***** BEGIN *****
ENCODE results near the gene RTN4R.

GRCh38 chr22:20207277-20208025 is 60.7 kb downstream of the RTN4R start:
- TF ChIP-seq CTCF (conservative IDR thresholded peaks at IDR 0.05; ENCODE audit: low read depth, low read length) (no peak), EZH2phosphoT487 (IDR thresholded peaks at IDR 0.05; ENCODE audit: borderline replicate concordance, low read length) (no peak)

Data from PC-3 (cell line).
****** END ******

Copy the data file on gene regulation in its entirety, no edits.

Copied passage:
ENCODE results near the gene RTN4R.

GRCh38 chr22:20207277-20208025 is 60.7 kb downstream of the RTN4R start:
- TF ChIP-seq CTCF (conservative IDR thresholded peaks at IDR 0.05; ENCODE audit: low read depth, low read length) (no peak), EZH2phosphoT487 (IDR thresholded peaks at IDR 0.05; ENCODE audit: borderline replicate concordance, low read length) (no peak)

Data from PC-3 (cell line).